This is a fun book as well as recording the history of the 70s, set in the middle of horse country. Bring in your book to be signed or purchase one there for $10. Please plan to attend this informative meeting. All VCGS meetings are open to the public.

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Filed under American History, books, booksigning, historical taverns, Memoir

AMERICAN HOUSE TAVERN PICTURES

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Bill-the owner, Roger the hoagie man, Mike-former owner, and The Candy Man Bill

Scenes from the American House Tavern-the subject for The Afternoon Crowd. Bill-the owner is a basic who threads in and out of the stories. Roger, the hoagie man-who made the best hoagies ever, ever, ever, will appear in another volume. Mike will appear in the next volume, too. Bill- the candy man has his bit of story in the book.

Every town and every house has its own stories to tell. Taverns are the best places for learning about human nature, how people think, and sometimes why they think the way they do. It was a job between careers and I loved it!

Signed copies of The Afternoon Crowd can be found at Randy Now’s ManCave at 134 Farnsworth Ave. or at the Old Bookshop at 200 Farnsworth Ave. in Bordentown, NJ. Or, you may order it from me if you want an inscription, or from Amazon.com. $10 wherever you buy it. Enjoy!

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Filed under American History, Bordentown, historical taverns, Poetry

READY FOR YOU TO READ!

am house 70slynn, bernadette, me, kathyparty timeroger-dodger, bill

Shown in these pics are Lynn, Bernadette, Me, Kathy.  Mike Walsh & others. roger-dodger & Bill. Stories from my younger days about the people I met tending bar. Meet Alabama Bob, Rodger-dodger, Johnnie Reb, the French-Canadians, the Horsey Set and more. These are stories of one person’s visions from the other side of the bar. The Afternoon Crowd is based at the American House Tavern in the rural, historical, New Egypt, New Jersey.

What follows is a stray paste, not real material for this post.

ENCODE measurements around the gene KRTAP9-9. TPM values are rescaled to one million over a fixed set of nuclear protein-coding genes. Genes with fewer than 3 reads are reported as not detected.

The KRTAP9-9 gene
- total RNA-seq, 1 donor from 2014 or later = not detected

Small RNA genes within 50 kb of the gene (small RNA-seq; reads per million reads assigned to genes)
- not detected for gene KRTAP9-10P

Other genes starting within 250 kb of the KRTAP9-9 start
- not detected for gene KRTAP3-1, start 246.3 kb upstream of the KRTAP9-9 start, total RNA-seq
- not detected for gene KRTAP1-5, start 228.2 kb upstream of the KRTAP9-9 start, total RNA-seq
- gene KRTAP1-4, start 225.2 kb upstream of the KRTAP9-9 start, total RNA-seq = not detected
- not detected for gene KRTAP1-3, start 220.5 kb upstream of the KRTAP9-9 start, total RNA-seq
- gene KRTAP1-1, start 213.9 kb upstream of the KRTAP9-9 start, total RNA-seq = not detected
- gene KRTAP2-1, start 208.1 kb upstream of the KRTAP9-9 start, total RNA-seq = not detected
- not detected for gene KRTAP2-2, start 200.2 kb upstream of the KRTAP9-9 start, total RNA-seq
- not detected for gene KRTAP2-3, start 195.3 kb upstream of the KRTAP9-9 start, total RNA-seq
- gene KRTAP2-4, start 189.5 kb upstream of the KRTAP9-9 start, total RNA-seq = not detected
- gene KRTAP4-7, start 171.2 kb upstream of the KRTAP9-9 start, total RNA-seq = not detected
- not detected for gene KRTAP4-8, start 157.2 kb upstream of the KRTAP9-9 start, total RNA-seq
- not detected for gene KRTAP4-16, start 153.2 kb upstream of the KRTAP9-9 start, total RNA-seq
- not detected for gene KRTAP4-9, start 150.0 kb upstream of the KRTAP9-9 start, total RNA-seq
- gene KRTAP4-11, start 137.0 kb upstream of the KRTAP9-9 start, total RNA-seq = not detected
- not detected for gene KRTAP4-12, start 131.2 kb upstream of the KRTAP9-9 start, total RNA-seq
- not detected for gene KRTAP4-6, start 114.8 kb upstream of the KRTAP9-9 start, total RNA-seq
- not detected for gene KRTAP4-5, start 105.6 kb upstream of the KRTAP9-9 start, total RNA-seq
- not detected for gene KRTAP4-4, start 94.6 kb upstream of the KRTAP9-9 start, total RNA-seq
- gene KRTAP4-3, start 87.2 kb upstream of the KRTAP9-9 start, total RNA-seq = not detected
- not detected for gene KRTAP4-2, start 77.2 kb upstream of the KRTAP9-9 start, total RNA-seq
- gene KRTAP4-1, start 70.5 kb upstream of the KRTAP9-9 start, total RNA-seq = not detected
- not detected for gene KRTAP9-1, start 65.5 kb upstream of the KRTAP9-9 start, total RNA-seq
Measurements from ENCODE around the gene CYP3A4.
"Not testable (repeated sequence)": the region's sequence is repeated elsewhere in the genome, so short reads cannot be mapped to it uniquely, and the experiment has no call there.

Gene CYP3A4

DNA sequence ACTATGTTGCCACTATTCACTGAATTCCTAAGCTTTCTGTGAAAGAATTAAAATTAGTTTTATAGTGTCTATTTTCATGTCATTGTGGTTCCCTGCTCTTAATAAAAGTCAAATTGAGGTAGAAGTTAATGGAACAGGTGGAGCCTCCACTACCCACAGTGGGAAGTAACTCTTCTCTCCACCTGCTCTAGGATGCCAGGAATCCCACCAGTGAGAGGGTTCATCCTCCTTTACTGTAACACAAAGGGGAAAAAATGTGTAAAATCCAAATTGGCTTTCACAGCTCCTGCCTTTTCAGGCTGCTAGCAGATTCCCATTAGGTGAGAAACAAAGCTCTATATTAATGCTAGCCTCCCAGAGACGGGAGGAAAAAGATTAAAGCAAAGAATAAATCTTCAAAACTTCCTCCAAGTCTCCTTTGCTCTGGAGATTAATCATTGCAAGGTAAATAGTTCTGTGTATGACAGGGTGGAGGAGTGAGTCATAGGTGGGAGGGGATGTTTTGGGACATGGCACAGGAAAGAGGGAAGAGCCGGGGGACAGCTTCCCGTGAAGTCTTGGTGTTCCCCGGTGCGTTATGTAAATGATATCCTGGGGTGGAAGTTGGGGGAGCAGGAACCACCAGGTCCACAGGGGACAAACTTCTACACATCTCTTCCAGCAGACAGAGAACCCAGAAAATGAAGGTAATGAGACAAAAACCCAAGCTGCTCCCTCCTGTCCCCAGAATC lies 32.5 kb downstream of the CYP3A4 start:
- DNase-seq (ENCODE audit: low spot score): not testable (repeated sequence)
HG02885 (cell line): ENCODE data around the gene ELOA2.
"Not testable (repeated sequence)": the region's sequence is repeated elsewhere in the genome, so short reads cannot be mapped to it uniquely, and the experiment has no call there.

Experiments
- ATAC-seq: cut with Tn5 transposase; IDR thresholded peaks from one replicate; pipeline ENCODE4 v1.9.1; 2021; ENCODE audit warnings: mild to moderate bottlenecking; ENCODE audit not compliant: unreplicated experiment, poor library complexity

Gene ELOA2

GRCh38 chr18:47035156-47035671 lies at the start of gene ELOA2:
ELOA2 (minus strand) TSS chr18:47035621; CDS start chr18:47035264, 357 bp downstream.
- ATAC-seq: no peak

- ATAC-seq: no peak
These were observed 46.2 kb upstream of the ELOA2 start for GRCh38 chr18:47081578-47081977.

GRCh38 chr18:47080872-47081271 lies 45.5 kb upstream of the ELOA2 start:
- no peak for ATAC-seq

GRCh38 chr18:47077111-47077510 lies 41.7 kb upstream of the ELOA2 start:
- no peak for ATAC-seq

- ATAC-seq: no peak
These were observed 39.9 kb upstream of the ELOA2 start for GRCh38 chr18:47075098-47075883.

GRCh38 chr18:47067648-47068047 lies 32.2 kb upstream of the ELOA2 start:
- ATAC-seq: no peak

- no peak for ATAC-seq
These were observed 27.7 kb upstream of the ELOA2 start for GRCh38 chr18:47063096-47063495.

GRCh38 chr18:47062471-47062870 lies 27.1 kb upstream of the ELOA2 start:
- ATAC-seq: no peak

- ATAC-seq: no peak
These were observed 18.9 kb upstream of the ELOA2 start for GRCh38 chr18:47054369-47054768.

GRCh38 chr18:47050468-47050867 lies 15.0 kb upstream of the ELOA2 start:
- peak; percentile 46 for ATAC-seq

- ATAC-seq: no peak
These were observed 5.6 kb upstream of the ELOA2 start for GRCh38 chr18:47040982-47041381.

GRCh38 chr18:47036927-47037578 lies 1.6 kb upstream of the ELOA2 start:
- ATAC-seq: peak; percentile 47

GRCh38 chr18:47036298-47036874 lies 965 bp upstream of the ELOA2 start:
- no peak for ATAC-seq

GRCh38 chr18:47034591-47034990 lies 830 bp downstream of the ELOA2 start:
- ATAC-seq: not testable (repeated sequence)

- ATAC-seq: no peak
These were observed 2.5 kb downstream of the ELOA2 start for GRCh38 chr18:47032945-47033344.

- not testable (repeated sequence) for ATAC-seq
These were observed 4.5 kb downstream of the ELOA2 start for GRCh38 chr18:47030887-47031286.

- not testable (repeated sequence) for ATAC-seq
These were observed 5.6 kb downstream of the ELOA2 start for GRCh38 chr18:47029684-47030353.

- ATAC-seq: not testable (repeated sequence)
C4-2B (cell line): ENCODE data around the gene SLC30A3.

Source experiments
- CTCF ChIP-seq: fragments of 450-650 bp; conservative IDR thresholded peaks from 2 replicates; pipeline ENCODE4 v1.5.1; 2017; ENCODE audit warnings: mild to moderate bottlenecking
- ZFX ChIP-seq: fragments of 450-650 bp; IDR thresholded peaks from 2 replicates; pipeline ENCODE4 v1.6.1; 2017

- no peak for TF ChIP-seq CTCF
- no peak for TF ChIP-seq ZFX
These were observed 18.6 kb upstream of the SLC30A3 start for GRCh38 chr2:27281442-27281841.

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The Afternoon Crowd at the American House Tavern *new book out

The_Afternoon_Crowd_Cover_for_Kindlejpg    A bolt of lightning came out of the sky and struck me in the spring of this year. This book is the result of that moment. I have no idea which of my deceased ancestors dredged up these old memories and sent them to me or why it came, but it lifted me out of a gloomy week, filling me with so much laughter while I wrote it and again, when I re-wrote it.

This easy-to-read poetic narrative is of my few years tending bar at the American House Tavern, in the middle of the horse country of New Egypt, New Jersey, in the 70s. I share my take on the people who came into my life at that time, in that place. This is my interpretation of those sitting across the bar from me while I scooted around, pouring beers, mixing cocktails, and playing amateur psychologist, sometimes matchmaker.

The books are being printed up now and available on Amazon in hardcopy and e-mode. If you would like a signed copy, or one inscribed to your best friend, lover, relative, etc. please send $12 (includes shipping) using Paypal or a check in snail mail.

If you enjoy it, please write a review.

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Filed under American History, booksigning, Memoir, poetic narrative, Poetry